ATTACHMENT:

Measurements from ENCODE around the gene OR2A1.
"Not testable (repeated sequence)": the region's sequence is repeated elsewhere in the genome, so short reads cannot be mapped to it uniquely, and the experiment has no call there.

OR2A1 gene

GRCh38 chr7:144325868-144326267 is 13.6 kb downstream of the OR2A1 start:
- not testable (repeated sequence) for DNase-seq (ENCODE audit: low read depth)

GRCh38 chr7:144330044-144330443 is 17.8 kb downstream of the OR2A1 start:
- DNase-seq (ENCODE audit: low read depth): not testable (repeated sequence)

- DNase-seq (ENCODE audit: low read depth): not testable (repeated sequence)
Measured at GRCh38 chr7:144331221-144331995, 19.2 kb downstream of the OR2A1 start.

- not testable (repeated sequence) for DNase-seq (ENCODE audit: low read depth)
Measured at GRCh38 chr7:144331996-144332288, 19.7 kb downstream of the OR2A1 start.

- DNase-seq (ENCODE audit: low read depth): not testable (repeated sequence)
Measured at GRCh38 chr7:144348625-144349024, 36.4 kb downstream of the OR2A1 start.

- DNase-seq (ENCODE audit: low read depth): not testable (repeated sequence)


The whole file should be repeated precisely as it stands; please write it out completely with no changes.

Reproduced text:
Measurements from ENCODE around the gene OR2A1.
"Not testable (repeated sequence)": the region's sequence is repeated elsewhere in the genome, so short reads cannot be mapped to it uniquely, and the experiment has no call there.

OR2A1 gene

GRCh38 chr7:144325868-144326267 is 13.6 kb downstream of the OR2A1 start:
- not testable (repeated sequence) for DNase-seq (ENCODE audit: low read depth)

GRCh38 chr7:144330044-144330443 is 17.8 kb downstream of the OR2A1 start:
- DNase-seq (ENCODE audit: low read depth): not testable (repeated sequence)

- DNase-seq (ENCODE audit: low read depth): not testable (repeated sequence)
Measured at GRCh38 chr7:144331221-144331995, 19.2 kb downstream of the OR2A1 start.

- not testable (repeated sequence) for DNase-seq (ENCODE audit: low read depth)
Measured at GRCh38 chr7:144331996-144332288, 19.7 kb downstream of the OR2A1 start.

- DNase-seq (ENCODE audit: low read depth): not testable (repeated sequence)
Measured at GRCh38 chr7:144348625-144349024, 36.4 kb downstream of the OR2A1 start.

- DNase-seq (ENCODE audit: low read depth): not testable (repeated sequence)